Square Roots

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Some very wintery views here on the wooded flanks of Windmill Hill. Where the trees stop, the land drops off into the massive, now abandoned Shadwell Quarry. Once freight trains from South Wales came chugging into the vicinity to take on cargoes of Wenlock limestone. It was a highly valued resource – mostly used as a flux in iron smelting, but also burned to make fertilizer or ground to produce lime mortar for building; or simply to build with. It’s hard to imagine this place as a hive of heavy industry, but it was – a stinking, dust-palled quarter too. Now the old railway line that runs below the wood is a peaceful footpath, over-arched with ivy-clung ash, hazel and crab apple trees. It’s a good place for pondering on how things are always changing and that it is only our wilful, wishful, often narrow perception that makes us believe that there ever were times when everything was static and predictable.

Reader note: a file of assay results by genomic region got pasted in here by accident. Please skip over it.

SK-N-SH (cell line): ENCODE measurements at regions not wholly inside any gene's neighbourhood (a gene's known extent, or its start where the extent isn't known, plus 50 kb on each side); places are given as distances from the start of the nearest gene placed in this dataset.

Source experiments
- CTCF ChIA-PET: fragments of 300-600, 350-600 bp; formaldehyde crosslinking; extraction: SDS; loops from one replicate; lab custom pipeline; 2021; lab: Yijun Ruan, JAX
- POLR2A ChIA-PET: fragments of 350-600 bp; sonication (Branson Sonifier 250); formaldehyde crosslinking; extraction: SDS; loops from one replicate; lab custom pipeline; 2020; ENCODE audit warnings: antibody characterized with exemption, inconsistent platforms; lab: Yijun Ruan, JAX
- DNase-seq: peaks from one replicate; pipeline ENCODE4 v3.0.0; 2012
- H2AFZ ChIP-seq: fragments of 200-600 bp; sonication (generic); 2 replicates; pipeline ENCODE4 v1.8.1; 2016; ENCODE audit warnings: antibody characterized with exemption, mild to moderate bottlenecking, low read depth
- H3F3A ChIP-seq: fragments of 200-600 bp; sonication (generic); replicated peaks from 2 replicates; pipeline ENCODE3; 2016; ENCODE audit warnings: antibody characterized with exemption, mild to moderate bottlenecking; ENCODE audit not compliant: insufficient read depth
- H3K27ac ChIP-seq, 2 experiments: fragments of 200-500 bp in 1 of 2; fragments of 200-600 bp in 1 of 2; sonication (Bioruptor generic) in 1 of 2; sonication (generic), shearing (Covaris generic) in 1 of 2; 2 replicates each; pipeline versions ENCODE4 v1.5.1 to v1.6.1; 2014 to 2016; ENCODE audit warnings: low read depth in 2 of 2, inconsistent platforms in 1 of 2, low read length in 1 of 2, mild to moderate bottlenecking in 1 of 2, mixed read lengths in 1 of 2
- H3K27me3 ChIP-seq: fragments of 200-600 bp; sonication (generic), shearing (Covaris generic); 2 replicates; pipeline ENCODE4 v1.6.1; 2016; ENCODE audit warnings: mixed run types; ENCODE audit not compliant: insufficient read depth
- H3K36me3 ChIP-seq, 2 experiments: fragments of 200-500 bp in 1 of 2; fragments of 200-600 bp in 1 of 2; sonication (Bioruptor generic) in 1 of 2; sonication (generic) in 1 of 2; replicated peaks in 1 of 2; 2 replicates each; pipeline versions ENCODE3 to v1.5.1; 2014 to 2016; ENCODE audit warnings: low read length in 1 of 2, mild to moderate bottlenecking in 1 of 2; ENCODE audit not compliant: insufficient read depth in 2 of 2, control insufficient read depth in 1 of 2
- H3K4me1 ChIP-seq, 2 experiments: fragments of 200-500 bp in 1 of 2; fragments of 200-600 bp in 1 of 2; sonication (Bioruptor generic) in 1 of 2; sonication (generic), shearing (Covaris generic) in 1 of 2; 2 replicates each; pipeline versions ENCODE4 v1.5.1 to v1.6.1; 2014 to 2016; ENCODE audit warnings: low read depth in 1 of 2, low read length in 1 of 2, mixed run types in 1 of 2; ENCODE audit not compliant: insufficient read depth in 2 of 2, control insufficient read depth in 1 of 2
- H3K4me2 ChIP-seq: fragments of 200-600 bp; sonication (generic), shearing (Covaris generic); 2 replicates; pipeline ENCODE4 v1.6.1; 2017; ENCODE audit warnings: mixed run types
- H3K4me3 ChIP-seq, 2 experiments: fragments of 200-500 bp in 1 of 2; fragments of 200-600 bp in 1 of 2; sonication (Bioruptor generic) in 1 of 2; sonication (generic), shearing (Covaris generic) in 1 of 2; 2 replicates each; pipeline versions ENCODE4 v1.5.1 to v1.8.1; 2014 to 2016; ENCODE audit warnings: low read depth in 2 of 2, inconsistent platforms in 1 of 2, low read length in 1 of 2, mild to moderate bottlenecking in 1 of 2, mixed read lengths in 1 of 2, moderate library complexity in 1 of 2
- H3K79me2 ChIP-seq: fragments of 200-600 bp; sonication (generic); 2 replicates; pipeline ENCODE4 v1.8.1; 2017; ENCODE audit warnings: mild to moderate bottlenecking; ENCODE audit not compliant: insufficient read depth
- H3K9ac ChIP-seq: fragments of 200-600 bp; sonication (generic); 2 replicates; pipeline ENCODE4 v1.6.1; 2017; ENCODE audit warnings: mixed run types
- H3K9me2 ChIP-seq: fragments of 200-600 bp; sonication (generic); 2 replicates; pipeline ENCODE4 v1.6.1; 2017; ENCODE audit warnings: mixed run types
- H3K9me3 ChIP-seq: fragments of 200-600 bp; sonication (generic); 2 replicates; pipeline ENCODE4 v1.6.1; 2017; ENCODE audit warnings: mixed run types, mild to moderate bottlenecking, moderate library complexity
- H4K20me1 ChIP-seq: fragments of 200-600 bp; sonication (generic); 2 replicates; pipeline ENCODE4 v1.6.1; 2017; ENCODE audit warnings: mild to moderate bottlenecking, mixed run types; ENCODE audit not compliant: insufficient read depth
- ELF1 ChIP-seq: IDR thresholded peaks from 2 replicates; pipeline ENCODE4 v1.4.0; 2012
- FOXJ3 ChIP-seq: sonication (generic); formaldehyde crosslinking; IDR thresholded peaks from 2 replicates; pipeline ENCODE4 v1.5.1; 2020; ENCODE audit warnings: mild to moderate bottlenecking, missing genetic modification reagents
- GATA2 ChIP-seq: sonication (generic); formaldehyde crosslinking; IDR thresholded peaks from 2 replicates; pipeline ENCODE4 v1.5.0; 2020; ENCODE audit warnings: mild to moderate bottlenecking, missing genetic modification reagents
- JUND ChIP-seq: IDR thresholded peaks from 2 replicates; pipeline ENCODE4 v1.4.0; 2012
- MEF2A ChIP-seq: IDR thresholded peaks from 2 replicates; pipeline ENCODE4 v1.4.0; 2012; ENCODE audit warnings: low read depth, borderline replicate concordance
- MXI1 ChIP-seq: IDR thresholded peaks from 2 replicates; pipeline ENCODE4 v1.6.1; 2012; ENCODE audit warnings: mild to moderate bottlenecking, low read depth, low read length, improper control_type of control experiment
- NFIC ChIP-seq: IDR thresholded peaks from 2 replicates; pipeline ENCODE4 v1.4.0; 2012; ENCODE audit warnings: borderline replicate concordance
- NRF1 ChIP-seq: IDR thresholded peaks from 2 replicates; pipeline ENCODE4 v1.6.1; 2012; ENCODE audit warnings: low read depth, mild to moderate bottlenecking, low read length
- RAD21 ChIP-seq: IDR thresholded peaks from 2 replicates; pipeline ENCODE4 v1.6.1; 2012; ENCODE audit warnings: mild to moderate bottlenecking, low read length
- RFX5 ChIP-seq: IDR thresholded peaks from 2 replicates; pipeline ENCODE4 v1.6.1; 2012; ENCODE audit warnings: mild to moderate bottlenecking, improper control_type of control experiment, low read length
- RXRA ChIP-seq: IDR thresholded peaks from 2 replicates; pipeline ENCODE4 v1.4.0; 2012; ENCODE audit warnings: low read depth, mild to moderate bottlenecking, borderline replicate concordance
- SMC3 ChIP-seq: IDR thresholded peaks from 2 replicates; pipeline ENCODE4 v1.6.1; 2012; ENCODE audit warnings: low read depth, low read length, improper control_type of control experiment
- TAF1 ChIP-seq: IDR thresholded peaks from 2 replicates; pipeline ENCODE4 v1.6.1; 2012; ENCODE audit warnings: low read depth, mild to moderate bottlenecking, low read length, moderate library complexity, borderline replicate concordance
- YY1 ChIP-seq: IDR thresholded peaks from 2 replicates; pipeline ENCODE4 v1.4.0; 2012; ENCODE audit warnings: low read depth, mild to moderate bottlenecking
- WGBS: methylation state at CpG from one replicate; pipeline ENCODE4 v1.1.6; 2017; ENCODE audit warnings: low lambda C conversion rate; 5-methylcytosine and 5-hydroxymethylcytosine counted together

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Shadwell Quarry and an impressive slice of the Silurian sea bed, some 400 million years old, and once located somewhere off East Africa.

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Tree Squares #6

On Windmill Hill

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The old windmill is a much loved landmark, seen from many quarters as you approach Much Wenlock. To reach it you can take the Linden Walk which brings you to the wooded flanks of Shadwell hill. Or you can walk across the Linden Field to the far corner where there is an old iron gate that opens onto the well worn trail up to the windmill. It’s a steepish climb mind you, but at this time of year there’s plenty of reasons to stop and gaze: every few steps a fresh wildflower panorama to take in, the scents of summer grasses and of lady’s bedstraw.